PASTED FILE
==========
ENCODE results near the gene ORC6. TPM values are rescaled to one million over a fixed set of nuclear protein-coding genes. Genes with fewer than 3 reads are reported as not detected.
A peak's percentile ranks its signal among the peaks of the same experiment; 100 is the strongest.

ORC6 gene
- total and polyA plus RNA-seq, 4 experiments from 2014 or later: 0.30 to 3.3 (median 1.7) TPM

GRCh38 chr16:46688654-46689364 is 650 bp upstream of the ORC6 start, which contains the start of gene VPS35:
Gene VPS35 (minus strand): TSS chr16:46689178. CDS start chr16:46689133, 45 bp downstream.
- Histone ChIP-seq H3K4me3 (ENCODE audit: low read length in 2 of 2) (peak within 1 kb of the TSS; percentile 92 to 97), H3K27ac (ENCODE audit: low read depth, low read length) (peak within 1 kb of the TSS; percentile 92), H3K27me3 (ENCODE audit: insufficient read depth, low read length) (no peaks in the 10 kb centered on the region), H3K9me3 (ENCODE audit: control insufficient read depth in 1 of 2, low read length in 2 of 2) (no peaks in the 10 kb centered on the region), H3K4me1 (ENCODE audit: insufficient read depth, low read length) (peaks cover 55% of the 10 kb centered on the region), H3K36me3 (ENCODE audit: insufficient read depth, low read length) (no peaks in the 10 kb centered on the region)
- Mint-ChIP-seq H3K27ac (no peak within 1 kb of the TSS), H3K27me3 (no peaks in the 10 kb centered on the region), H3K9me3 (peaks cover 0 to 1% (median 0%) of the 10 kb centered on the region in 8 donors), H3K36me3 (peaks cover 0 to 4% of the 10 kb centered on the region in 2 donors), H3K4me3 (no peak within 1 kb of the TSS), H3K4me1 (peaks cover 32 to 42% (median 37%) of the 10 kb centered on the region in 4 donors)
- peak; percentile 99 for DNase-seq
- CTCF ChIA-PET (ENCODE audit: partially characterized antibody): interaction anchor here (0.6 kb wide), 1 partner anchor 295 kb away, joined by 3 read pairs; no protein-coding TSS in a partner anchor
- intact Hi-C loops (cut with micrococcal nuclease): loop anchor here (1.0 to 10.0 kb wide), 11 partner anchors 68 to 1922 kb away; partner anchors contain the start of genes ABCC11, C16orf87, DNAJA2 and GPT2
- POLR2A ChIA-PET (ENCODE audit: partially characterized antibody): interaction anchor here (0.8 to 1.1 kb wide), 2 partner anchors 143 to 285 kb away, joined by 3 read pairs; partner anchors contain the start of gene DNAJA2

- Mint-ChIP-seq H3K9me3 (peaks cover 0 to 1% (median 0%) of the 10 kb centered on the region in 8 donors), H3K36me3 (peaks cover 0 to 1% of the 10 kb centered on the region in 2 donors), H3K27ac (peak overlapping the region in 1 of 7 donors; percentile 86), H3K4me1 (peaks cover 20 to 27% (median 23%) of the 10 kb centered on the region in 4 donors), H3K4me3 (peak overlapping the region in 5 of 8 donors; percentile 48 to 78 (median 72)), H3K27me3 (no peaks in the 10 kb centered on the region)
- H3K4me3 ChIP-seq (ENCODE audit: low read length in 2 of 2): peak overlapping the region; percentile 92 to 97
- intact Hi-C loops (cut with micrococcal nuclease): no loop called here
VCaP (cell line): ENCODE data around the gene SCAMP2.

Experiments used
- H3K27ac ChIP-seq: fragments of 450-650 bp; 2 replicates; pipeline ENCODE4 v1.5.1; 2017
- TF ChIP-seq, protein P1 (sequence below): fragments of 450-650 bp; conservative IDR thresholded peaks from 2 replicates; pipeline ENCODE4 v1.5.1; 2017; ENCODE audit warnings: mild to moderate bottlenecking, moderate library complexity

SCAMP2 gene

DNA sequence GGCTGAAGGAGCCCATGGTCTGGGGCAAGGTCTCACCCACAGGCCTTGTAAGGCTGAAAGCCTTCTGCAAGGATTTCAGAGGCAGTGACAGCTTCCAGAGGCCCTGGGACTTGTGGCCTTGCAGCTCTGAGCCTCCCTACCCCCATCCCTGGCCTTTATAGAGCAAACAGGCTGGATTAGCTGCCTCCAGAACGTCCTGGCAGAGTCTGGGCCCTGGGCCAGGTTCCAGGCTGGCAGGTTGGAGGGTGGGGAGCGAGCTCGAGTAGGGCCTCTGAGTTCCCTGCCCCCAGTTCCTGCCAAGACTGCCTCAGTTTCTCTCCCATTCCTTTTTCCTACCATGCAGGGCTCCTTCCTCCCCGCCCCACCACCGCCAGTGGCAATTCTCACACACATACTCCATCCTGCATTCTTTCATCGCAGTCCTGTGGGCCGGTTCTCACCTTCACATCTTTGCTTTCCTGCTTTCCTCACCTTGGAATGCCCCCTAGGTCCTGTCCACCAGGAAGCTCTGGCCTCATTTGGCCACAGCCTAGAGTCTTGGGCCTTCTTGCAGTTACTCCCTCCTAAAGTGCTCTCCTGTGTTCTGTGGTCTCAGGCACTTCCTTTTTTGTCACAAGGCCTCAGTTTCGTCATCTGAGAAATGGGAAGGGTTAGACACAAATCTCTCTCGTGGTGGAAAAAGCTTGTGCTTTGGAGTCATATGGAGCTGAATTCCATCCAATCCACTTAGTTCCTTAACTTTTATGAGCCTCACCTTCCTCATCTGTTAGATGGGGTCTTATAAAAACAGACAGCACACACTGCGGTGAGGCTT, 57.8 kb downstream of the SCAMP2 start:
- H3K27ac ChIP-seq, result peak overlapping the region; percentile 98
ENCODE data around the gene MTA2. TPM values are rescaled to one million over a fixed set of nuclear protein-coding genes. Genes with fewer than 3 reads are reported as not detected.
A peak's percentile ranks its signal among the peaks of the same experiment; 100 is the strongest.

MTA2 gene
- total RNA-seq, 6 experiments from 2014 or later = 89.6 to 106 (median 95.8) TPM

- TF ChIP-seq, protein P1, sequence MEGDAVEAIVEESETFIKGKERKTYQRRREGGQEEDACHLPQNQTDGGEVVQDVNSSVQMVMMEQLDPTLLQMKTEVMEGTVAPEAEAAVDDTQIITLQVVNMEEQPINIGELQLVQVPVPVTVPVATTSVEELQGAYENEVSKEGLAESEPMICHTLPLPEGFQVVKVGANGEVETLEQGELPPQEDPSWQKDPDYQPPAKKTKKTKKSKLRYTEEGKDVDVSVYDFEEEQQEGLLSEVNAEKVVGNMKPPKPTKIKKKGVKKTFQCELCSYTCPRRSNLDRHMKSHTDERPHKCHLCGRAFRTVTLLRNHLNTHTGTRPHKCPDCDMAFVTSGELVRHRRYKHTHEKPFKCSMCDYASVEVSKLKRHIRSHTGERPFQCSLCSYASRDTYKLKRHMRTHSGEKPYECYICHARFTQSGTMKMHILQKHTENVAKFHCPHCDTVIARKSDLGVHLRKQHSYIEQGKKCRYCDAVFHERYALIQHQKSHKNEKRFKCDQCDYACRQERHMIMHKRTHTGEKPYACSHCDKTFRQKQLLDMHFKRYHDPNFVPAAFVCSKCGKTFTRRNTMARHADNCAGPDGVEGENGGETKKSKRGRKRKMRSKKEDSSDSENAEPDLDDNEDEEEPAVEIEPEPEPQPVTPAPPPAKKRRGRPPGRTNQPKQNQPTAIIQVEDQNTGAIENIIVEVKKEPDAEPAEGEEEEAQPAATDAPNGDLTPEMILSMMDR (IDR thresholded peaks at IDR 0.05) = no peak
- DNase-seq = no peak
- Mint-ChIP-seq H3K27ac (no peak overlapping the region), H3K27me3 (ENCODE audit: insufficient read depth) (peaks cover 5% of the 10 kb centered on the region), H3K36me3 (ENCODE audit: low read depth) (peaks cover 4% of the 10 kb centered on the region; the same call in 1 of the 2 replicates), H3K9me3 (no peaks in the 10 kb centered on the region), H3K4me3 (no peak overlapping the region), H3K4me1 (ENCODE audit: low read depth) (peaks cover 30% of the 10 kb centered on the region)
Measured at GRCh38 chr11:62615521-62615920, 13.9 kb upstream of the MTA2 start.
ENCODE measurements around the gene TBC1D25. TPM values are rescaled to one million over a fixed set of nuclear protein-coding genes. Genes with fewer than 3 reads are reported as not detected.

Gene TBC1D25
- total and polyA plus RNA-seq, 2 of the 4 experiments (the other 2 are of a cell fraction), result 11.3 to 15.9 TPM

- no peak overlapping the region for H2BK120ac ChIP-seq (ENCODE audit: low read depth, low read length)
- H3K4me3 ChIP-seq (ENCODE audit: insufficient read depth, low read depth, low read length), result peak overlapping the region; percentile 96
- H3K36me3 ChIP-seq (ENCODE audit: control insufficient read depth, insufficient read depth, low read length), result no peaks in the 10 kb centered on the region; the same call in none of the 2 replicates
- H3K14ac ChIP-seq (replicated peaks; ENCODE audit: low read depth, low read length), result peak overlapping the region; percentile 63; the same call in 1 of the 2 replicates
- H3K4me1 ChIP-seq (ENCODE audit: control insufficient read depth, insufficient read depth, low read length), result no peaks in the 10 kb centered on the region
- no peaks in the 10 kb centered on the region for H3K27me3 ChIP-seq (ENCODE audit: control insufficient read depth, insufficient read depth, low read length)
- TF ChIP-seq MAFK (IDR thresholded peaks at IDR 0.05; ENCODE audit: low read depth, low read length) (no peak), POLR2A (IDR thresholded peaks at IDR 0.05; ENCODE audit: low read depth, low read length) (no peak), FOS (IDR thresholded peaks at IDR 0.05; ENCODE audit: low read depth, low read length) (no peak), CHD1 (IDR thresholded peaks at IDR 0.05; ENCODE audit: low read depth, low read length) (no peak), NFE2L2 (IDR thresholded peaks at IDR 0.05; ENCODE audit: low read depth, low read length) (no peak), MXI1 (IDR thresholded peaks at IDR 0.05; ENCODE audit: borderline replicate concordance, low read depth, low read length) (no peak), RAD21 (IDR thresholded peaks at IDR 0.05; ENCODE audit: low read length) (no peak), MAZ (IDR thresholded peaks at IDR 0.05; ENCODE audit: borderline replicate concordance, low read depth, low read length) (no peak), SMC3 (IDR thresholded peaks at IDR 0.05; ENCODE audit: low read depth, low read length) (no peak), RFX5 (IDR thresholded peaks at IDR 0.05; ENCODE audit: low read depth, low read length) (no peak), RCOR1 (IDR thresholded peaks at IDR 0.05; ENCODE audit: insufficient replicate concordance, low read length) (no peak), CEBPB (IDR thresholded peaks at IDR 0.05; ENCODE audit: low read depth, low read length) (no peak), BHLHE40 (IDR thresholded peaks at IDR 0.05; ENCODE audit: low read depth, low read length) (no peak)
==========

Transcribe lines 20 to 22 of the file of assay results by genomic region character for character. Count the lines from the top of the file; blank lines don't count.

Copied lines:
SCAMP2 gene

DNA sequence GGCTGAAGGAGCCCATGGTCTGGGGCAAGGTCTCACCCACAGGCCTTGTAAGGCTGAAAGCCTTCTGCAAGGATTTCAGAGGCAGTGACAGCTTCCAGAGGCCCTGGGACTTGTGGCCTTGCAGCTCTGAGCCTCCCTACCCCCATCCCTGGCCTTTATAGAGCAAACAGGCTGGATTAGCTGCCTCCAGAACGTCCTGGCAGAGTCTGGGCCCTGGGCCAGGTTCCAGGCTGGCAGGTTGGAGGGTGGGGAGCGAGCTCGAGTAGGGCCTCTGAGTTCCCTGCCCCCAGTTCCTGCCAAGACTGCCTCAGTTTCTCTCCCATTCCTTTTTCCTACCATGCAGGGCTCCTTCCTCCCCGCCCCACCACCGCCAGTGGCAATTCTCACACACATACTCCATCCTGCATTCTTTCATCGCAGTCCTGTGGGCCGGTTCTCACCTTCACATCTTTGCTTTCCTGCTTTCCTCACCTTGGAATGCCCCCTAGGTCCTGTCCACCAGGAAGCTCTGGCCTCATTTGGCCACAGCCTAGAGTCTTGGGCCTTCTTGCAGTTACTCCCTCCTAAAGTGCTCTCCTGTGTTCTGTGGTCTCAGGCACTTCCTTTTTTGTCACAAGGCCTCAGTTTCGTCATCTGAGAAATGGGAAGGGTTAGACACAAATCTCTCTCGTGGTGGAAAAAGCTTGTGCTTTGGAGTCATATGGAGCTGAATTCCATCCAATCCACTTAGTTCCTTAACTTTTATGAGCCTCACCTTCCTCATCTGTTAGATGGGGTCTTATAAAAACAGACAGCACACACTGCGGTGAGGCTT, 57.8 kb downstream of the SCAMP2 start:
- H3K27ac ChIP-seq, result peak overlapping the region; percentile 98